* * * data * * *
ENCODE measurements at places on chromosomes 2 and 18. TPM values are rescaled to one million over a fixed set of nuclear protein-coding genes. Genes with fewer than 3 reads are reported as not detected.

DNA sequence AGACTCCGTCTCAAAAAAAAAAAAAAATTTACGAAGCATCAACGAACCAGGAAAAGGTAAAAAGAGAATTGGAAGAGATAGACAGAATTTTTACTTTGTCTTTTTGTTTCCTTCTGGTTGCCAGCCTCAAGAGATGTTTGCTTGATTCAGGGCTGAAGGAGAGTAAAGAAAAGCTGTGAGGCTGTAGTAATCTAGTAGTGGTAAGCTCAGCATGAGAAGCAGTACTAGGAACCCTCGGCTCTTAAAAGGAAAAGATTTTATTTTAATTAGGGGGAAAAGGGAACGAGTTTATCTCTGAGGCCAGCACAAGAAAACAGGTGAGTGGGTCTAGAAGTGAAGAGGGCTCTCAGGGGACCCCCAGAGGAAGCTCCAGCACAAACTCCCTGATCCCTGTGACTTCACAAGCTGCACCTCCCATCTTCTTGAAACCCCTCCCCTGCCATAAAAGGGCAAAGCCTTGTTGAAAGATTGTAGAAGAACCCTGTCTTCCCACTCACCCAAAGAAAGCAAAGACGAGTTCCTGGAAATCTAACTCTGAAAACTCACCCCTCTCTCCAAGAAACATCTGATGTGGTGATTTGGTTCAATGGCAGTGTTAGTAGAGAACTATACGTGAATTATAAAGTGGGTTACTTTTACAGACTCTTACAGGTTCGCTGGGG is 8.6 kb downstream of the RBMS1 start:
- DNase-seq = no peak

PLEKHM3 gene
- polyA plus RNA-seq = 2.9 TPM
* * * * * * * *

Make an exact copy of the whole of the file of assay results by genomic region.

ENCODE measurements at places on chromosomes 2 and 18. TPM values are rescaled to one million over a fixed set of nuclear protein-coding genes. Genes with fewer than 3 reads are reported as not detected.

DNA sequence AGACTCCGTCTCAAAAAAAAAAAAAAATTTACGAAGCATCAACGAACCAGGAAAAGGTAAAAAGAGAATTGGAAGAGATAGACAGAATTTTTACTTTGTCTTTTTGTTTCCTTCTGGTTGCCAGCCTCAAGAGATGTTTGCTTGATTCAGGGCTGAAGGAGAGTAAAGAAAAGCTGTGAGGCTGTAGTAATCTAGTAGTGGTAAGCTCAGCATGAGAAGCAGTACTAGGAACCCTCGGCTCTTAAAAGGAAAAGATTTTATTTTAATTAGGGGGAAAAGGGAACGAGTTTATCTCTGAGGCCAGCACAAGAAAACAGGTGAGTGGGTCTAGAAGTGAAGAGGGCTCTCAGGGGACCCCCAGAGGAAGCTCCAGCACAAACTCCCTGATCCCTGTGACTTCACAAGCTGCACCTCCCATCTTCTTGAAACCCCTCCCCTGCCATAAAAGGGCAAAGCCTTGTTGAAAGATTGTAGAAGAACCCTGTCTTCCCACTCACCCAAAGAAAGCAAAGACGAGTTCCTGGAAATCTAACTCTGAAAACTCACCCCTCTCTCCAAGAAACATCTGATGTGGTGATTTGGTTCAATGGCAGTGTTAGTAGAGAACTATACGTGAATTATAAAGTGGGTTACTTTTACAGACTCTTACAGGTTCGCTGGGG is 8.6 kb downstream of the RBMS1 start:
- DNase-seq = no peak

PLEKHM3 gene
- polyA plus RNA-seq = 2.9 TPM